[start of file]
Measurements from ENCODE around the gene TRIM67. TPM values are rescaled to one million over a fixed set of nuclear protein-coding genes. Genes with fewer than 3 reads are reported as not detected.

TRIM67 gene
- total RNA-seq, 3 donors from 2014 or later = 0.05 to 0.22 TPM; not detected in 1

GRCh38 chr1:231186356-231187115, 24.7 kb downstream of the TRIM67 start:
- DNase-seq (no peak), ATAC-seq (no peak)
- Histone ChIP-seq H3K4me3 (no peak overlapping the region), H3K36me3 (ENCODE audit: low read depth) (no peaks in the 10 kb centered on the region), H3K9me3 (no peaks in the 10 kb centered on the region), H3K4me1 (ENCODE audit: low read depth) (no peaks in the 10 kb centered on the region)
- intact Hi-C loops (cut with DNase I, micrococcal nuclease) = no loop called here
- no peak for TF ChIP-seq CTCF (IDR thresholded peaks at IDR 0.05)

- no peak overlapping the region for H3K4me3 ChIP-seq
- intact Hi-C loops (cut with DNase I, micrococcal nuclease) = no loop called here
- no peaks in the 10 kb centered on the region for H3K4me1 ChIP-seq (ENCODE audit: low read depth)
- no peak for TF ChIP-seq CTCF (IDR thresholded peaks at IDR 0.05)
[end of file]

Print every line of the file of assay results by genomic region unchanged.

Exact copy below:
Measurements from ENCODE around the gene TRIM67. TPM values are rescaled to one million over a fixed set of nuclear protein-coding genes. Genes with fewer than 3 reads are reported as not detected.

TRIM67 gene
- total RNA-seq, 3 donors from 2014 or later = 0.05 to 0.22 TPM; not detected in 1

GRCh38 chr1:231186356-231187115, 24.7 kb downstream of the TRIM67 start:
- DNase-seq (no peak), ATAC-seq (no peak)
- Histone ChIP-seq H3K4me3 (no peak overlapping the region), H3K36me3 (ENCODE audit: low read depth) (no peaks in the 10 kb centered on the region), H3K9me3 (no peaks in the 10 kb centered on the region), H3K4me1 (ENCODE audit: low read depth) (no peaks in the 10 kb centered on the region)
- intact Hi-C loops (cut with DNase I, micrococcal nuclease) = no loop called here
- no peak for TF ChIP-seq CTCF (IDR thresholded peaks at IDR 0.05)

- no peak overlapping the region for H3K4me3 ChIP-seq
- intact Hi-C loops (cut with DNase I, micrococcal nuclease) = no loop called here
- no peaks in the 10 kb centered on the region for H3K4me1 ChIP-seq (ENCODE audit: low read depth)
- no peak for TF ChIP-seq CTCF (IDR thresholded peaks at IDR 0.05)